Both the 1993 and 2006 albums contain the same credits and lyrics, but neither features extra information about the score or film. The first pressing of the 2006 album contained a 3D slip cover. The 2008 album was packaged in a hard cardboard slip case, with a removable insert that contains photos of most of the artists, but again no extra information about the score or film. The 2011 Warner set features some notes from Elfman about his choices of music for inclusion on the product.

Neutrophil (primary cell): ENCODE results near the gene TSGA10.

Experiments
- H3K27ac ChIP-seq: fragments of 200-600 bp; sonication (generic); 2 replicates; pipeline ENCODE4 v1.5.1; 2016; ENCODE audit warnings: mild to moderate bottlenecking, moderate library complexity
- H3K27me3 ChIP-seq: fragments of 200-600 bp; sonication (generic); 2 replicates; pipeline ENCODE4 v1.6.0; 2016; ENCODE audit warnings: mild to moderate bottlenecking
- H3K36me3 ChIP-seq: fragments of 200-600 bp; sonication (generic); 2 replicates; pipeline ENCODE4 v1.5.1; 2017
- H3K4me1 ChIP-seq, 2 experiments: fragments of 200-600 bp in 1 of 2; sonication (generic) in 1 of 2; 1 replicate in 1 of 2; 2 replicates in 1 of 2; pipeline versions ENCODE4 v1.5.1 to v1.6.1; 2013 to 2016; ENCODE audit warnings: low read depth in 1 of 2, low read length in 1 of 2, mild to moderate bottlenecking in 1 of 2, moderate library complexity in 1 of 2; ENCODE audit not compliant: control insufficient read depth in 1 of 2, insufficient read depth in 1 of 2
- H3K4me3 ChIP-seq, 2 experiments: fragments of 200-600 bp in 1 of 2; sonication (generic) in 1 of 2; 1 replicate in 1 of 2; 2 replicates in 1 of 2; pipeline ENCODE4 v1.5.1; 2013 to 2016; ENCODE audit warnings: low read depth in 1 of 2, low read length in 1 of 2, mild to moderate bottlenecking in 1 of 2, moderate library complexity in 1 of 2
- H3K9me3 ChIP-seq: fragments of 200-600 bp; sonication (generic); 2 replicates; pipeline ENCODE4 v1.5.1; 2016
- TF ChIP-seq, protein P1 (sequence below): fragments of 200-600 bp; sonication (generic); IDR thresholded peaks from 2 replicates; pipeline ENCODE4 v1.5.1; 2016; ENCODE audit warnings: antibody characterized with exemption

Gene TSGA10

Copyright © 1996-2015, Filmtracks Publications. All rights reserved.
The reviews and other textual content contained on the filmtracks.com site may not be published, broadcast, rewritten
or redistributed without the prior written authority of Christian Clemmensen at Filmtracks Publications. All artwork and sound clips from The Nightmare Before Christmas are Copyright © 1993, 2006, 2008, 2011, Walt Disney Records (Original), Walt Disney Records (2-CD Set), Walt Disney Records (Revisited), Warner Brothers Records and cannot be redistributed without the label's expressed written consent. Page created 9/24/96 and last updated 5/31/11.